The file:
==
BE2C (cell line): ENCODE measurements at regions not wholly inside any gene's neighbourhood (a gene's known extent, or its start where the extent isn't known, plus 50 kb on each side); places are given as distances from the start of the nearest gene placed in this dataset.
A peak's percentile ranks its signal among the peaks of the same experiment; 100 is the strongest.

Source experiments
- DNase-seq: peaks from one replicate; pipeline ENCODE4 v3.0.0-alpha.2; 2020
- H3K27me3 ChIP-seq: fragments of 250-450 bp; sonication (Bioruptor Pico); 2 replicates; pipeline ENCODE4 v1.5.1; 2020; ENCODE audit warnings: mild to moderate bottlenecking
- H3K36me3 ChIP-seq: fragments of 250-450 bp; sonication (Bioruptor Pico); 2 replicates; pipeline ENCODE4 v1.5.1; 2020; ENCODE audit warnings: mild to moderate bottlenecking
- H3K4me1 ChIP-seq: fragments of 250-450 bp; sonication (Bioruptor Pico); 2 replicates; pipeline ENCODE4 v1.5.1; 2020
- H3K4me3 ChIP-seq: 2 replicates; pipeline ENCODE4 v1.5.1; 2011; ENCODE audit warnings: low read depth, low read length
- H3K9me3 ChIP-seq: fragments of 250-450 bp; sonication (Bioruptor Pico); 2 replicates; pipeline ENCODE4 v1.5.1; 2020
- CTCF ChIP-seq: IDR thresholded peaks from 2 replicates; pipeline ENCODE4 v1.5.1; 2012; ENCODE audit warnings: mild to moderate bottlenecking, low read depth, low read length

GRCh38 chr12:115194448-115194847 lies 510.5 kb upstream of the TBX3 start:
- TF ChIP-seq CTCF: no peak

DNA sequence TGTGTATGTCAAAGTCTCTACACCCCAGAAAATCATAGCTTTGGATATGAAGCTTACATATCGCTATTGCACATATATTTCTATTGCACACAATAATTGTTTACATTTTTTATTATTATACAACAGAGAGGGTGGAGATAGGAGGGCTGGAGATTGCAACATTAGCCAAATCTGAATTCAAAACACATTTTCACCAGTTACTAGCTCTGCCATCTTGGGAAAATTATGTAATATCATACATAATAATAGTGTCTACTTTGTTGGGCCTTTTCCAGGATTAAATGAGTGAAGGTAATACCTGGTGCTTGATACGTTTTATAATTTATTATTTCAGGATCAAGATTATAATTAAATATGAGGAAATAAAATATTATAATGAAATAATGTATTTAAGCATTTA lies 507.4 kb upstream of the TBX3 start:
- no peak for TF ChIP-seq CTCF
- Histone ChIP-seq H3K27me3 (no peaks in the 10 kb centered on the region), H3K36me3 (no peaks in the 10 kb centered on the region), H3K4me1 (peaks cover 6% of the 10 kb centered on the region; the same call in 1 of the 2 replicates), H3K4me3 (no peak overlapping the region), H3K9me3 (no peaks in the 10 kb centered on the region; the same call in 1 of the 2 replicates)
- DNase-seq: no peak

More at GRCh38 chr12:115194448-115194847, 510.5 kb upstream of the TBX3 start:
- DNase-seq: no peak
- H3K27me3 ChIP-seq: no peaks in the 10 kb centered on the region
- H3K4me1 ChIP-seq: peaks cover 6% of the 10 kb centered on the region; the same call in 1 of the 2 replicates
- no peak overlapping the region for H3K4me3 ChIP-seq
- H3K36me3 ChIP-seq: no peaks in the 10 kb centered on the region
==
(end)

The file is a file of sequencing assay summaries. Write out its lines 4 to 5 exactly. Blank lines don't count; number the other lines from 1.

- DNase-seq: peaks from one replicate; pipeline ENCODE4 v3.0.0-alpha.2; 2020
- H3K27me3 ChIP-seq: fragments of 250-450 bp; sonication (Bioruptor Pico); 2 replicates; pipeline ENCODE4 v1.5.1; 2020; ENCODE audit warnings: mild to moderate bottlenecking